Lindsey and I were at Trader Joe's the other day, and she taught me yet another valuable life lesson. She saw these "Inner Peas" and said she had seen a comment by her friend on Facebook that they were really good. Ringing up at a steep $1.49, we decided we'd take the dive and give them a try. However, when we got to the cash register, a really enthusiastic Chinese cashier warned us, telling us how gross they were. She had even purchased a bag herself, and was giving out samples to customers about to buy them to show them what a terrible decision they were making. Not too sure how Trader Joe's management would feel about this, but hey, we were appreciative, and we told her not to ring up the bag. She set it aside and we kept talking. She was also more than excited to give us some free samples of real fruit juice lollipops. I'd rate my check-out experience a solid 10/10.
When we got out to the car, we were pulling some stuff out of our bag to snack on, and noticed that she had accidentally put in the bag of Inner Peas, even though she hadn't charged us for it. I didn't think much of it, considering it was only a little over a dollar. However, Lindsey asked, "Don't you think we should take it back?" We were already on the road, and were headed to my sister's dance performance. After a once-a-day phone call from my mom for the last 30 days, telling us that yes, the dance concert WAS indeed on June 18th, and yes, we DID need to arrive at least an hour early, I thought it was probably more important to get to the concert than worry about the disgusting dollar snack. She said, "Let's just go back really quick...we aren't too far away." So, we turned the car around and she took the bag back in.
She came back out about a minute later, and said, "Geez, I wasn't expecting that. I walked back in and gave the manager the bag back, saying we hadn't been charged for it, and his face immediately lit up. "Thank you so much! Wow! I am amazed that you would bring this back. These are so inexpensive, so I wouldn't ever expect that. That just made my day.""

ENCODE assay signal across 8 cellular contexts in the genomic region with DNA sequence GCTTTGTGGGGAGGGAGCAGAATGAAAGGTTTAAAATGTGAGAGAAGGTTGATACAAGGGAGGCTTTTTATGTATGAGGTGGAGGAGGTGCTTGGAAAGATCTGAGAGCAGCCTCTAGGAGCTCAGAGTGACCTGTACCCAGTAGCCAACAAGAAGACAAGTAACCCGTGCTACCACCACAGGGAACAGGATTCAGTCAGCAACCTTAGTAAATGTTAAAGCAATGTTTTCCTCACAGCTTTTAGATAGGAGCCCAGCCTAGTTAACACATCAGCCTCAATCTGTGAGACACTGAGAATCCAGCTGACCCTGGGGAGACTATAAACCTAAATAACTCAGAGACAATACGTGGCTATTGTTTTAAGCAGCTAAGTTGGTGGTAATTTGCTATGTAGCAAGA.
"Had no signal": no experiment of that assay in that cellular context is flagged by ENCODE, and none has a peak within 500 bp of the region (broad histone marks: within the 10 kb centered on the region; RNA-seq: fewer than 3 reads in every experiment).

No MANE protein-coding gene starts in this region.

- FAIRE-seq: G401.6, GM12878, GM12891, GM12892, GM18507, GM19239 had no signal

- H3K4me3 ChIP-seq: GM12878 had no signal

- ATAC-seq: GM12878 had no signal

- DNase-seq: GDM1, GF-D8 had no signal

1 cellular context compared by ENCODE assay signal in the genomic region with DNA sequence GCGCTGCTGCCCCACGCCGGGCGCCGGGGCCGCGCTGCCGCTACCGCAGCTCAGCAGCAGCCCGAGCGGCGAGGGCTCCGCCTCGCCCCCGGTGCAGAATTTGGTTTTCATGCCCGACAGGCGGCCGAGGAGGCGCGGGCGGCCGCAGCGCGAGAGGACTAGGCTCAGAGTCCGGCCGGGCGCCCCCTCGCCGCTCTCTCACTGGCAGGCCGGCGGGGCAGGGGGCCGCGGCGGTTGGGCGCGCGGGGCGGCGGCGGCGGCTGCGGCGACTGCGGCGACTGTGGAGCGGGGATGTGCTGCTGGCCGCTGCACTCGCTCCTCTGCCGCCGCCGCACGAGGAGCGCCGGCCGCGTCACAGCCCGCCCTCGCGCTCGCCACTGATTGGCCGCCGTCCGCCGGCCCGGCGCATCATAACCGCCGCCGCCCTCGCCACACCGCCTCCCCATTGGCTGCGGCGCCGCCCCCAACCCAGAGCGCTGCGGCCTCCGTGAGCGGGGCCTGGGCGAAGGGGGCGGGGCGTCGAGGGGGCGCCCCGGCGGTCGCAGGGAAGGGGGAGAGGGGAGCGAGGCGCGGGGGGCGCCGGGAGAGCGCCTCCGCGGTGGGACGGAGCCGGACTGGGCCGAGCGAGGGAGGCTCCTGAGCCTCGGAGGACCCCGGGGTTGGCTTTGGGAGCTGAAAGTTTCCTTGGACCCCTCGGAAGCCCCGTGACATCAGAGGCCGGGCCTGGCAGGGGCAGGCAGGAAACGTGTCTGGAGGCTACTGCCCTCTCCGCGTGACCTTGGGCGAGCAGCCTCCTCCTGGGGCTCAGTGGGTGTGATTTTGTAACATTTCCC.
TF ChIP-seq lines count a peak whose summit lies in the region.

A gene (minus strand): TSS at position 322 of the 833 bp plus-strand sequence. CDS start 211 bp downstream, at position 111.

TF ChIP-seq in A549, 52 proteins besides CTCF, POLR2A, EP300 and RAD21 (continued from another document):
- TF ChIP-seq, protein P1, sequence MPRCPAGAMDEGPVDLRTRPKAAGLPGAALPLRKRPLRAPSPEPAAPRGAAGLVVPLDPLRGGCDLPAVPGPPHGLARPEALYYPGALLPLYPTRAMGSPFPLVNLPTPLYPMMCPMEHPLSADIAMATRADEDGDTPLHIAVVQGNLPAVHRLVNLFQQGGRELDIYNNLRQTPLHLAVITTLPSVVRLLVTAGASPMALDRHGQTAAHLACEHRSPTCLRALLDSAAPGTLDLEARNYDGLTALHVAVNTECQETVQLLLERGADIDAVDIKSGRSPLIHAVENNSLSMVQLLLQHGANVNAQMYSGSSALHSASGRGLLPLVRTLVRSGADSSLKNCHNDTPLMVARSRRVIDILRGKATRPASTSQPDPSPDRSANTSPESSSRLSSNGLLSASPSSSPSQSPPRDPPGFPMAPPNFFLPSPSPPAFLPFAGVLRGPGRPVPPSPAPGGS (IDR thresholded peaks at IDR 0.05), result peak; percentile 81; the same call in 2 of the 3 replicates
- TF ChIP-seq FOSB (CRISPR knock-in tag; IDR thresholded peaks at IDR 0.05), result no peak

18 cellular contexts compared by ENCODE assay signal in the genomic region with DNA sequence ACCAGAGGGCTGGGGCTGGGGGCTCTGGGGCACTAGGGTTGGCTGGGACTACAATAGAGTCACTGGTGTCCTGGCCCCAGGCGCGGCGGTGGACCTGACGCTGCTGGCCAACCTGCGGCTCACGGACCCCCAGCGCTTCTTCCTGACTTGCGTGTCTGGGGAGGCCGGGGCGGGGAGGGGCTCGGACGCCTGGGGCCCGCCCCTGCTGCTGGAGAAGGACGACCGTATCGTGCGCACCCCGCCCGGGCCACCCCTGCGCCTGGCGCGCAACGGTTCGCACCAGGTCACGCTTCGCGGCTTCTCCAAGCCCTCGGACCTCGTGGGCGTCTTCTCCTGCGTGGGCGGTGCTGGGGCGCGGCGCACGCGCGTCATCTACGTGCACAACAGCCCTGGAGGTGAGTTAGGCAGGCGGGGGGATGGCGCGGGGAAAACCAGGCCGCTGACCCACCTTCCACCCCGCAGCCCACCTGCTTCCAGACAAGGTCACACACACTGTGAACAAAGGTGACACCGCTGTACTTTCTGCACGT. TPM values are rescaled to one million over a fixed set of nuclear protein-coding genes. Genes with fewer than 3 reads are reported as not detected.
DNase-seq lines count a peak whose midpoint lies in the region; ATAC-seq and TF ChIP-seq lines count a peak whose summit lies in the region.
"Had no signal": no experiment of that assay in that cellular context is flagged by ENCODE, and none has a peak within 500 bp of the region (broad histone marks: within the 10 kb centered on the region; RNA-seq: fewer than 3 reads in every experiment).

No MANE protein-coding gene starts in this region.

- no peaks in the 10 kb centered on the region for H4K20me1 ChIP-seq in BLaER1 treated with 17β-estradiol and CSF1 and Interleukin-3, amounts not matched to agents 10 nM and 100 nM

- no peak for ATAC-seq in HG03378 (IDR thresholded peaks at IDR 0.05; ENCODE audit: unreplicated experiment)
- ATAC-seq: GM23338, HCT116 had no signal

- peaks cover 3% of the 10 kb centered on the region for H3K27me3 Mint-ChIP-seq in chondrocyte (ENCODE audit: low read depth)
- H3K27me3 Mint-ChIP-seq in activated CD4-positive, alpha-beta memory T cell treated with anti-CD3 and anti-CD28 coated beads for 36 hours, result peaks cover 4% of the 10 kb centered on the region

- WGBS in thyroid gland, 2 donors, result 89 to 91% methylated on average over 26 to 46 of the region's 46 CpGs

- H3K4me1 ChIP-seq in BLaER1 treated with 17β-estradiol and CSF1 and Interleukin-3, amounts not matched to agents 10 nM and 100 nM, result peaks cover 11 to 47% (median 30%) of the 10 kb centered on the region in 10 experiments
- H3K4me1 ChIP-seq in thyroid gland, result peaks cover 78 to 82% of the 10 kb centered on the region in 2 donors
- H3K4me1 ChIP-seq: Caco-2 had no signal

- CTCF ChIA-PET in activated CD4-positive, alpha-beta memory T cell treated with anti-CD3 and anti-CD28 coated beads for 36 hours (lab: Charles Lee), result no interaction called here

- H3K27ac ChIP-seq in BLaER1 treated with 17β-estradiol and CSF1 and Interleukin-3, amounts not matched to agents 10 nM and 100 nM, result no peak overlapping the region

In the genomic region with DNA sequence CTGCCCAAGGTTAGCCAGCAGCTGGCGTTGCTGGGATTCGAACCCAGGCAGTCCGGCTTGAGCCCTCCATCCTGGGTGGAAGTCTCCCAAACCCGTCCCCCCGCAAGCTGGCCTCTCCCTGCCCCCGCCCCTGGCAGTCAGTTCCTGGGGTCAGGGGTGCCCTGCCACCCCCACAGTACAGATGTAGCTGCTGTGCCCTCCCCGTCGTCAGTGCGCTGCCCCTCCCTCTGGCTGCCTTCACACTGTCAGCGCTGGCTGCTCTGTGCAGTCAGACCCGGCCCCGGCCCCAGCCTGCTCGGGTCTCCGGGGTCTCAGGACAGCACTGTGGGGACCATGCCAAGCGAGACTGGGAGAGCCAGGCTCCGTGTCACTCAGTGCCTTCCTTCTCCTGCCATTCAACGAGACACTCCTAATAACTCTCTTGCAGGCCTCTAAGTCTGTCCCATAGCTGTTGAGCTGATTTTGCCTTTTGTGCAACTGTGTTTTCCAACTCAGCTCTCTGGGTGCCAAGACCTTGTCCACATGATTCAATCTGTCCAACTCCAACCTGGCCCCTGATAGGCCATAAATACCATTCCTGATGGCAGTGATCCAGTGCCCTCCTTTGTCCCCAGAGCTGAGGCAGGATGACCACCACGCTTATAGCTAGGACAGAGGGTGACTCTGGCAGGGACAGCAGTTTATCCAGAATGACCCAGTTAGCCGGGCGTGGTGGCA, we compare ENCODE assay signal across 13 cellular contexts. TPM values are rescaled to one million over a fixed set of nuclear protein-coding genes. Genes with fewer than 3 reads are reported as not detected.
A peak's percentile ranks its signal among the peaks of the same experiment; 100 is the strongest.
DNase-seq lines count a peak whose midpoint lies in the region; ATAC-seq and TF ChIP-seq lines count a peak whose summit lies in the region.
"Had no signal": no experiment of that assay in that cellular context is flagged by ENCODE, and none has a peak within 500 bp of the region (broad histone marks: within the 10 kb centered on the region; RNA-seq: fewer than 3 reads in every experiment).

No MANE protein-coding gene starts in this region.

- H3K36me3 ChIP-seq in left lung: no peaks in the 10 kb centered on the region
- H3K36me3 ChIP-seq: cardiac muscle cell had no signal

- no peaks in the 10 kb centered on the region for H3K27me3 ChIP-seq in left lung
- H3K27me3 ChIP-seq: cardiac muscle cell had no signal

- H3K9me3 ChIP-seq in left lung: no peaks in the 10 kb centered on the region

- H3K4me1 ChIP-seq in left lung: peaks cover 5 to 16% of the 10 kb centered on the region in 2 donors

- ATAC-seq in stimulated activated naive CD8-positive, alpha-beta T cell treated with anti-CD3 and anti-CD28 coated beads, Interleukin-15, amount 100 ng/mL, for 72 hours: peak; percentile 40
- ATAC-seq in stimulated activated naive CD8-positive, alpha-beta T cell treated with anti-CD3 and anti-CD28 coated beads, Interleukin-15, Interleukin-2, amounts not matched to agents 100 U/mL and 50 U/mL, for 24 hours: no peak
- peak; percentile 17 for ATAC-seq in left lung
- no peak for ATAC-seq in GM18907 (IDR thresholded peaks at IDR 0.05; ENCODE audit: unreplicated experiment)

Did the $1.49 store savings make the manager's day? Probably not, considering we could have stolen 10 bags and it wouldn't have affected his paycheck. However, it was the simple and honest act, and not wanting any recognition or praise for it, that made his day. It was the fact that the deed was so minuscule, so tiny and seemingly unnecessary, but nevertheless important enough to someone to do the right thing....that's what made his day. I sat there thinking about it, and thought of how this could affect all of the people in his realm of influence. If he went to the gas station that night and they undercharged him, and he noticed it once he was out in his car, I'm almost positive he would have gone back, not because he would normally do so (well, maybe he would, maybe he wouldn't), but because of this small act. He would have at least thought twice about it, and probably gone with the more honest way.
Every day we are faced with decisions that question our honesty and integrity. Most of these deeds probably go unnoticed, but surely there are people who do notice without our knowledge of it. If we are constantly trying to do the right thing, not for recognition or praise, but just because it's the right thing to do, it very well may have a chain effect that spreads far beyond our own realm of influence. The chain reaction, or the "pay it forward" mentality, may seem silly and insignificant to most, but my wife's simple and honest decision made me think twice about where I stood on the integrity scale, and made me resolve to go that extra mile, even when it seems unnecessary or inconvenient.
Lindsey is cool.